Balmain names Massimo Piombini new CEO
Balmain has appointed Massimo Piombini to be its new CEO, changing chief executive nine months after the French house was acquired by a Mayhoola for Investments, an investment vehicle controlled by the Qatari royal family.
Piombini joins Balmain from Valentino – a sister company also owned by Mayhoola, which bought Balmain for a reported 500 million euros in June 2016. He replaces Emmanuel Diemoz, who leaves “the company after several years of exemplary leadership,” the house said in a press release. Piombini was already a member of the board of directors of Balmain International. He leaves a position as Worldwide Commercial Director of Valentino, held since since 2008.
“I am excited by this opportunity to form a part of the Balmain team, as the brand develops into a global leader in the luxury goods market,” said Piombini. “Olivier Rousteing, Balmain's Creative Director, has instilled a remarkable passion inside the house, overseeing the creation of a singular, recognizable spirit and silhouette, while always remaining focused on the mission of responding to the needs and desires of a new and diverse generation. I look forward to working closely with him and the rest of the Balmain family, helping to coherently build upon that vision and fully realize the house's significant potential for impressive future growth.”
Observers expect Piombini to drive growth in accessories, where Balmain has never been an important player, despite the critical acclaim garnered by Rousteing.
“This is definitely an exciting time for Balmain,” added Rousteing. “It is obvious that, with the arrival of Massimo, the house has all the necessary ingredients to face the many new adventures and challenges that await us. I look forward to working alongside him in the weeks, months and years ahead. Today, of course, the entire team at Balmain would also like to acknowledge how much we owe to our departing CEO, Emmanuel Diemoz.”
Diemoz joined Balmain in 2000, working closely with the house's previous chairman, Alain Hivelin, a duo which oversaw strong recent growth at Balmain. Back in 1945, Pierre Balmain founded his couture house, just three years after being called up by the French army in WW2. Noted for his sombre sense of elegance, Pierre created the black fur coat which Existentialist singer Juliette Greco wore to her wedding. After his death in 1982, the house drifted for several decades before a dramatic revival under designer Christophe Decarnin in 2006, whose distressed rock 'n' roll fantasies won great acclaim before his departure due to an apparent nervous breakdown in 2011. His successor Rousteing, however, has built Balmain into a red-hot label, with a cult following thanks to his super sexy, haut-glam aesthetic. Beyoncé, Rihanna and Jennifer Lopez are all huge fans.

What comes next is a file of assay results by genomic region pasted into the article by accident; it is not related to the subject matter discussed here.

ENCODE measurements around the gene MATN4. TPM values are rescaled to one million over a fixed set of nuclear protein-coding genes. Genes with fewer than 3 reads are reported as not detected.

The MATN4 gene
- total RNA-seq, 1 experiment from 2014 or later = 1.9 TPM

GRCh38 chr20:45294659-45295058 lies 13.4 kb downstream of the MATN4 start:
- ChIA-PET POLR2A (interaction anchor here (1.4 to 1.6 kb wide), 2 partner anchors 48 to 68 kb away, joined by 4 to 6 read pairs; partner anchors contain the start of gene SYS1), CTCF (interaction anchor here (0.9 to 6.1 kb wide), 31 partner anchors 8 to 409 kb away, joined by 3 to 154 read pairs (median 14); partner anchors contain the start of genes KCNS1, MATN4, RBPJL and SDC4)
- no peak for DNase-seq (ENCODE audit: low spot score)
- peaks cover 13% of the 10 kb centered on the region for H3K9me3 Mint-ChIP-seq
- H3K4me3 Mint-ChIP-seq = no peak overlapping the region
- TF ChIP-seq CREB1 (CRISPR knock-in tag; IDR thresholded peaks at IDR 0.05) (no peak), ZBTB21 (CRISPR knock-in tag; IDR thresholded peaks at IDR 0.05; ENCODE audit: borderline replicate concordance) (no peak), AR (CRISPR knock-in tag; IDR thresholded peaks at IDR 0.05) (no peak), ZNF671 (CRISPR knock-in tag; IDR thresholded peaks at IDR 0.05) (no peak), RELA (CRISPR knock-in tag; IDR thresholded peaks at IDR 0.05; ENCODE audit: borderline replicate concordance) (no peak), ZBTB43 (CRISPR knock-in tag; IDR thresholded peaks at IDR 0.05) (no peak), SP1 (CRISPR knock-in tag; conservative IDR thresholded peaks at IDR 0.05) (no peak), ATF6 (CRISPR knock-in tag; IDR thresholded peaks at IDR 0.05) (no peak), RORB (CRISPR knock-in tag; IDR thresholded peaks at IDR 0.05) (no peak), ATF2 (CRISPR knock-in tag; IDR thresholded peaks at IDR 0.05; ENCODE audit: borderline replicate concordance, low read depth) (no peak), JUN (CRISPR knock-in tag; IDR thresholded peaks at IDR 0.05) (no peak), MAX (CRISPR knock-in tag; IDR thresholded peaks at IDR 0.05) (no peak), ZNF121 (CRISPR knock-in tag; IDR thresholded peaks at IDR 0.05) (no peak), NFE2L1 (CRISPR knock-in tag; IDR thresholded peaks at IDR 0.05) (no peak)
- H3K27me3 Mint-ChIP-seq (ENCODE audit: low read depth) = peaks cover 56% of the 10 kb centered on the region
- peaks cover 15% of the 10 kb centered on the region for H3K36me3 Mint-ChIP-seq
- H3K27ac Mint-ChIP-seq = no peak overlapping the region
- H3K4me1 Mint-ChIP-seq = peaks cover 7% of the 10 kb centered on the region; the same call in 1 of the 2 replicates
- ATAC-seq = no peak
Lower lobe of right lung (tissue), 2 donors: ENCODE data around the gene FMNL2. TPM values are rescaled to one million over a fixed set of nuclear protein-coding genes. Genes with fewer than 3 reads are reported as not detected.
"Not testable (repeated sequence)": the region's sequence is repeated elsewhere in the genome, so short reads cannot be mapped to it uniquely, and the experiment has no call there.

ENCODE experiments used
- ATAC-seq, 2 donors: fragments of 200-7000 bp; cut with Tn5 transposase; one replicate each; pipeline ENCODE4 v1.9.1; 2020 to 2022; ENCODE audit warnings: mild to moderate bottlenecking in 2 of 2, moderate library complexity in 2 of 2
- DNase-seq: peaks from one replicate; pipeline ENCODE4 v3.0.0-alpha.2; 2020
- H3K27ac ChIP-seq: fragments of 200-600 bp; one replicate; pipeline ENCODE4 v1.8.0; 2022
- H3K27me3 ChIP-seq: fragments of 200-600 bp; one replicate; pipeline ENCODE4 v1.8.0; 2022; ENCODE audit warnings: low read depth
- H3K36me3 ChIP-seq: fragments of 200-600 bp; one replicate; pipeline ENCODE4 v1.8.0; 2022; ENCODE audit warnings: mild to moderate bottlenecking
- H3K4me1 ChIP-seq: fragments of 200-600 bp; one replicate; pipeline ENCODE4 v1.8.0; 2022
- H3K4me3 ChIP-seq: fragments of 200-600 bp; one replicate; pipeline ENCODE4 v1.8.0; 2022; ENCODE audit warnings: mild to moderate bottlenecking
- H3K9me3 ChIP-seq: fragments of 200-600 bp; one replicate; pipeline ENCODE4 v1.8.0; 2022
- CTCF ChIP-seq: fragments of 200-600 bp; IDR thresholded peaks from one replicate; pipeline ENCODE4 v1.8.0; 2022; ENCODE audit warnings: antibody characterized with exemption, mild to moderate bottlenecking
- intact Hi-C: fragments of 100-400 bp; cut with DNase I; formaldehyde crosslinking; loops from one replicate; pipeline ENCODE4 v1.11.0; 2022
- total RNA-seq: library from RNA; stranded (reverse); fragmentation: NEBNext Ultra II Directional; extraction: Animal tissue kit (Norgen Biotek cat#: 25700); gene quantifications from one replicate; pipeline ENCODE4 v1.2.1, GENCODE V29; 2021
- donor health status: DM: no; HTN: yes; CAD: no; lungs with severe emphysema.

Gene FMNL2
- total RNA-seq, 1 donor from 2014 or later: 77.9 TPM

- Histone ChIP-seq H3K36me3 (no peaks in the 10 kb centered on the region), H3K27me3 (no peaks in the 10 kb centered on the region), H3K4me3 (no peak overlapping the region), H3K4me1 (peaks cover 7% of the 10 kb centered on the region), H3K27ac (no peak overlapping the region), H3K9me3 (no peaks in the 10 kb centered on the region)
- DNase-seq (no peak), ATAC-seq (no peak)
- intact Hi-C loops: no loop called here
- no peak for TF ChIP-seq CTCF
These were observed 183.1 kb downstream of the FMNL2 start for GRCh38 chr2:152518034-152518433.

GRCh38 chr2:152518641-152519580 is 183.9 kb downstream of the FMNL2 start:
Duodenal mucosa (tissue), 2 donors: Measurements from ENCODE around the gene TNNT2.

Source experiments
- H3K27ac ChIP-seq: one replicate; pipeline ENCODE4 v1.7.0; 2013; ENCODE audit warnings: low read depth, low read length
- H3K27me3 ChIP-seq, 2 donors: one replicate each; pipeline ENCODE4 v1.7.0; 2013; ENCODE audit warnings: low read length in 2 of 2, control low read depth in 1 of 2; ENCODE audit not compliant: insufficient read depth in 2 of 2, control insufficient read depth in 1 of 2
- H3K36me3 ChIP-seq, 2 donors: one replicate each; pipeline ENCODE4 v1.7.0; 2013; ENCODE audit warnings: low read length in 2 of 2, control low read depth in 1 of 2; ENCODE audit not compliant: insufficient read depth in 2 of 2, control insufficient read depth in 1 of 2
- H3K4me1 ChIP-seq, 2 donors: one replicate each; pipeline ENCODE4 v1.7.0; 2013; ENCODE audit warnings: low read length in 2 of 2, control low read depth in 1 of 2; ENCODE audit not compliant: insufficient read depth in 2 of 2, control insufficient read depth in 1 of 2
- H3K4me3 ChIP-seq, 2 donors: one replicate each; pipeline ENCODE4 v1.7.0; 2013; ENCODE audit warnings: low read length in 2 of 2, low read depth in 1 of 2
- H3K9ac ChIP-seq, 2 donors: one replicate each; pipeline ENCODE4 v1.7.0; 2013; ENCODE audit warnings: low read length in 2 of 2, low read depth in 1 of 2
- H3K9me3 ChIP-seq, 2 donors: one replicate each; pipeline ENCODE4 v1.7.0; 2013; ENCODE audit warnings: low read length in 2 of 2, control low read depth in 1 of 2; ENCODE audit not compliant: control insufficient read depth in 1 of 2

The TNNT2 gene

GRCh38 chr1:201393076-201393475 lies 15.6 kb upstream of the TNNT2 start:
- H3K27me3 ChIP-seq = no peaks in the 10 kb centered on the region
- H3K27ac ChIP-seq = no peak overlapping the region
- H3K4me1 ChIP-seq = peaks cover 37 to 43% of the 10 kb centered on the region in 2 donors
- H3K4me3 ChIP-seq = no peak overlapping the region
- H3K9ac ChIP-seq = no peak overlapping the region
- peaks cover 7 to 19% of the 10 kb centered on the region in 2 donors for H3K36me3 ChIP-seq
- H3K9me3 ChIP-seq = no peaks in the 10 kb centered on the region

Which is precisely what attracted the Qataris. Mayhoola has been known to pay a stiff price when acquiring luxury brands. In July 2012, it paid 700 million euros to buy Valentino, a whopping 31.5 times EBITDA and some three-and-half times the annual sales. However, after massive capital investment of 100 million euros annually, Valentino has broken through the one-billion-euro barrier in annual revenues, led by its highly respected CEO Stefano Sassi, Piombini’s former boss.
It remains unclear to whom Piombini will report, which is not totally surprising since Sassi has never revealed the name of his superior to the media either.
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